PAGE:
When large firms choose to involve their many suppliers in open innovation, they are faced with a set of challenges pertaining to the governance of several suppliers. Suppliers are heterogeneous, offering heterogeneous materials, products, information, services, and knowledge, which are differently organized across functions and hierarchies. To make use of such heterogeneous resources, a critical challenge for open innovation is to pair a supplier resource with a suitable opportunity-for-use from within the firm – a challenge of matching. This dissertation addresses the challenge of matching heterogeneous suppliers with the internal organisation in order to openly innovate. More specifically, it focuses on a governance mode, recently emerged in practice, by which firms summon their suppliers and their own internal organisation at an event to match them for open innovation activities – innovation summits. This doctoral dissertation pursues an understanding of these innovation summits, striving to answer four central questions: 1) What are innovation summits? 2) How may innovation tasks be framed for innovation summits? 3) How are innovation summits organised? 4) What is the outcome of innovation summits?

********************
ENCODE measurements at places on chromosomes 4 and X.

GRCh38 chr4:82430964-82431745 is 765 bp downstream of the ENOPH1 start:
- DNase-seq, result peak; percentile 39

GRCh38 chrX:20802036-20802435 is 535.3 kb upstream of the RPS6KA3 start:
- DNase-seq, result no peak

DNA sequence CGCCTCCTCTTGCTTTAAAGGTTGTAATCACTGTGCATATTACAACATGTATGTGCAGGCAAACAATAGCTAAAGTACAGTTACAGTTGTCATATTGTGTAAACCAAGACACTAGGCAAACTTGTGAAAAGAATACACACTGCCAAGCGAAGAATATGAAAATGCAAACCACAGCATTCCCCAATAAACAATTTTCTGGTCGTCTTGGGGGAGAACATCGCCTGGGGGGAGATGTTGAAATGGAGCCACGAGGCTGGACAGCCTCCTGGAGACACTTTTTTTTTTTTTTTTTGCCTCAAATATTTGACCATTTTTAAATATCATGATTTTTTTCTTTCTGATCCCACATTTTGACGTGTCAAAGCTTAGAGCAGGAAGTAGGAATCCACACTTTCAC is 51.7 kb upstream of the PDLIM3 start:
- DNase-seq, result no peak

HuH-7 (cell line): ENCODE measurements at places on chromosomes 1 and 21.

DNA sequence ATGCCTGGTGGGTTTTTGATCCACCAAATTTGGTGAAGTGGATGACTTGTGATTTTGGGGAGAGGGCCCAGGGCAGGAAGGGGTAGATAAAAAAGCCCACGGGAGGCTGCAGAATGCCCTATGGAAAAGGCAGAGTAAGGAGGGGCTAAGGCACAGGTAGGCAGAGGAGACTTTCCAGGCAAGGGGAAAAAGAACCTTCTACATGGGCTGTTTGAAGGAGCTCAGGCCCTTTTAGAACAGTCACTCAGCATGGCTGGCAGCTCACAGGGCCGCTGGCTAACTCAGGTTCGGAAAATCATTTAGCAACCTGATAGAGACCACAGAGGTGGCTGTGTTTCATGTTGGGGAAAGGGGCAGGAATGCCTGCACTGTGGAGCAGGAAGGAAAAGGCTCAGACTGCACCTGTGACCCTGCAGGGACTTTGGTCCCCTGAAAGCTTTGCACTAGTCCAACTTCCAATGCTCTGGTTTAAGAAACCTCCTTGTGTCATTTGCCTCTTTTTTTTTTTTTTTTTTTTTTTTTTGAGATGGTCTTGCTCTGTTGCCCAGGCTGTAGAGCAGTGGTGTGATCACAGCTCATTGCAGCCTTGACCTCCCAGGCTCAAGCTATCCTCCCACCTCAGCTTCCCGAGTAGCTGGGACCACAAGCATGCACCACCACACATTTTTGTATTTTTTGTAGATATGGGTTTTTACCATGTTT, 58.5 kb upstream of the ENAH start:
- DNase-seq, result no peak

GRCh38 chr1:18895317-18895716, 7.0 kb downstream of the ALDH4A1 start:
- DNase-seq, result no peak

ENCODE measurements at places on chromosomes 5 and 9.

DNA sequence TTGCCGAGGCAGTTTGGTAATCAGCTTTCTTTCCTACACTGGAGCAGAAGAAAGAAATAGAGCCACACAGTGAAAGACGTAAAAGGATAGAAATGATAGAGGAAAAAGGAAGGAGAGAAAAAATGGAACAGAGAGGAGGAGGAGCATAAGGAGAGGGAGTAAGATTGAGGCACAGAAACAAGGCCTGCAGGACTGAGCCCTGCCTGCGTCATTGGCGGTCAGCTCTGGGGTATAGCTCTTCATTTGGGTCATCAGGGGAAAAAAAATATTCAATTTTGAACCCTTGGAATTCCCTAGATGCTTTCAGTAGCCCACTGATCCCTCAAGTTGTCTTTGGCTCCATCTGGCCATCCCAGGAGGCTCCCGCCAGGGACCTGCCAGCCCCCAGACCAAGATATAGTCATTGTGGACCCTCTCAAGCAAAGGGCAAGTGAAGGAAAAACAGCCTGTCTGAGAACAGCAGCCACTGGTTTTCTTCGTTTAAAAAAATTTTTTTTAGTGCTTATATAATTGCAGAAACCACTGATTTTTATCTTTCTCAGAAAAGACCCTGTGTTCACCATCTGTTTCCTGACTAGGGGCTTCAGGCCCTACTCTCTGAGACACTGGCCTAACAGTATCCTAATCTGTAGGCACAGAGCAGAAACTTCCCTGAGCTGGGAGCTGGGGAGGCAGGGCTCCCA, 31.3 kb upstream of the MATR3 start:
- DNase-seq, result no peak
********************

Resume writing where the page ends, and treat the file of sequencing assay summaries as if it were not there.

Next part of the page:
Original languageEnglish
  • Johansen, John, Principal supervisor
  • Andersen, Poul Houman, Co-supervisor
Publication statusPublished - 2017

Bibliographical note

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